But we’re not just talking about the warfare itself. We’re going to talk about how to deal with it and protect yourself from the Evil One.
Among other things we’ll discuss:
The current state of spirituality in the Church
Why we have to be aware of demonic forces
How the Ignatian rules of spirituality combat evil
The most important rule of them all
The complementarity of Carmelite & Ignatian spirituality
The importance of community
Spiritual warfare is real. And Dan knows what he’s talking about. This is a fascinating conversation that will open your eyes to the reality behind the spiritual curtain.
P.S. There’s still time to sign up for the FREE Lenten streaming of Catholic Mysticism & the Beautiful Life of Grace? Join thousands of Catholics from all over the world and be transformed this Lent! CHECK IT OUT HERE!
There is one thing that every one of us needs to focus upon and crush this Lent with no mercy.
What is it? Your predominant fault. “My what?”
You heard me…or rather you heard one of the greatest spiritual theologians of the 20th century, Fr. Garrigou-Lagrange, O.P.
What in the world is a predominant fault?
Well, even in a state of grace, each of us possesses a particular fault that is stronger than the rest. It could be lack of patience, fierce anger, deadly lust, admiration of skinny jeans…the list goes on.
Regardless of its identity, the predominant fault is a stone cold killer of the spiritual life.
Here’s how it works.
Grace in the soul tends to start by perfecting what is good in us. For example, if you’re already patient, grace can even help you charitably endure a 3 hour long elementary school Christmas concert.
From there, says Fr. Lagrange, grace radiates out to what is, shall we say, “less good,” in us. In other words, it starts to work more on our natural weaknesses and faults.
Our predominant fault, however, acts as a major obstacle to that pattern of purification. It attacks the work of grace in a similar manner to that of weeds seeking to take over a manicured lawn.
We’ve all seen it happen…even to ourselves.
You spent the entire summer cultivating the best-looking grass on the block and in mere days one dandelion seed from your neighbor’s “Mutual of Omaha’s Wild Kingdom” yard destroyed it all.
Suddenly you’re swimming in a sea of yellow.
All that time spent in the sweltering company of a Garden Weasel is rendered nil and dandelion “bouquets” begin appearing on your dining room table, courtesy of your children.
Of course, it’s not all your neighbor’s fault. The Devil is the real anti-gardener.
As Christ says in the Parable of the Sower, “The kingdom of heaven may be compared to a man who sowed good seed in his field; but while men were sleeping, his enemy came and sowed weeds among the wheat, and went away” (Mt 13:24-25).
And then the Evil One continues to come round like a disgruntled Chem-lawn guy, fertilizing the weeds so they can strangle and destroy the good plants.
And the weed that grows fastest is our predominant fault.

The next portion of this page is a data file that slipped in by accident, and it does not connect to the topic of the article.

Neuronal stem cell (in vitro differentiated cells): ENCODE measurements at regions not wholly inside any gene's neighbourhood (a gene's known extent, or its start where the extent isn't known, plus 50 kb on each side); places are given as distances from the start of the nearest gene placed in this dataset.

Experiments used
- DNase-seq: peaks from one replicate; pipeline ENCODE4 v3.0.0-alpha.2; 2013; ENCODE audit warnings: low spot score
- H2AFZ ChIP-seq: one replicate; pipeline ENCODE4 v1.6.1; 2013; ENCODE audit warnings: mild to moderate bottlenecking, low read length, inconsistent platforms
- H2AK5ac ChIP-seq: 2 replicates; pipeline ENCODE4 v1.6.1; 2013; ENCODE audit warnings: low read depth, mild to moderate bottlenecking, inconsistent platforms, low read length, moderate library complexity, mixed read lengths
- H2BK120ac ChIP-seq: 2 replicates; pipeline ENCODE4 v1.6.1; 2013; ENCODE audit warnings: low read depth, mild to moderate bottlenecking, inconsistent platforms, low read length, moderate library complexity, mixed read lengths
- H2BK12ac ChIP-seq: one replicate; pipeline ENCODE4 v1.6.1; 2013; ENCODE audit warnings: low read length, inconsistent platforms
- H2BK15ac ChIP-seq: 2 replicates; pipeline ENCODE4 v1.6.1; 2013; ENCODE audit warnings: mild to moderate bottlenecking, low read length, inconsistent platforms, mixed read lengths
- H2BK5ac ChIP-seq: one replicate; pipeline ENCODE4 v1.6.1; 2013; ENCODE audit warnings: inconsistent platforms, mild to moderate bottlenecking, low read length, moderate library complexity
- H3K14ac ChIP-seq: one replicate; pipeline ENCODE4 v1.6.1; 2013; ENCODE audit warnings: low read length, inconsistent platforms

But while it’s incredibly deadly to the life of grace, few of us have actually identified our personal predominant fault (though we can easily identify it in others. Hmmm…)
Ironically, it’s often easier for earnest beginners in the spiritual life to name their main fault than those more advanced in the ways of God.
Those a little further along in the spiritual journey are often quite adept at covering their faults with the facade of virtue. (“I’m not impatient! I just admire punctuality!” or “I’m not angry, just righteously indignant!”)
So with Lent fast approaching, it would be a good time to identify and set up a plan to crush our predominant fault. It’s the perfect time to do so.
And if you’re wondering how to identify your predominant fault and exactly how to crush it, don’t worry.
In my next blog post, I’ll give you 6 ways to identify your predominant fault, as well as the three keys to crush it.
P.S. If you haven’t yet signed up for the FREE Lenten streaming of Catholic Mysticism & the Beautiful Life of Grace, what are you waiting for? It’s FREE! Join thousands of Catholics from all over the world and be transformed this Lent! CHECK IT OUT HERE!
You might think I’m crazy, but I think we should look at Lent in the same way that a lot of people look at St. Valentines’ Day.
Yep…you heard me.
In fact, I find it quite apropos that in most years, Valentine’s Day is celebrated in the “ominous” shadow of Lent.
Why? Because all the flowers and chocolates are symbols of exactly what Lent is all about – self-giving.
Our gifts to each other are evidence of love. To put it in heavier terms, they’re external actions that signify an interior reality. We physically demonstrate our love through gifts.
And that’s the heart of Lent.
But instead of giving Godiva and roses, we’re giving ourselves, which is exactly what we’re called to do.
“Greater love has no man than this,” says Christ, “that a man lay down his life for his friends” (John 15:13).
The penances we’ll undertake in just a few, short days aren’t meant to be drudgery. They’re meant to be sacrificial actions driven by love. “Love is the soul of sacrifice,” says Venerable Archbishop Fulton Sheen.
So when you really think about it, Lent is way more of a celebration of love than Valentines Day, or any other human holiday.
Because through it, we sacrificially demonstrate love to Our Lord, who out of incredible love did exactly the same thing for us on the Cross.
It’s all just something to keep in mind as you’re ponding possible penances this year.
P.S. If you’re looking for something really transformational to do this Lent, I’m offering a FREE Lenten video study titled “Catholic Mysticism & the Beautiful Life of Grace!” Part of the popular online series, the Science of Sainthood, it’s unlike any Lenten series you’ve ever done…and it’s absolutely free! CHECK IT OUT HERE!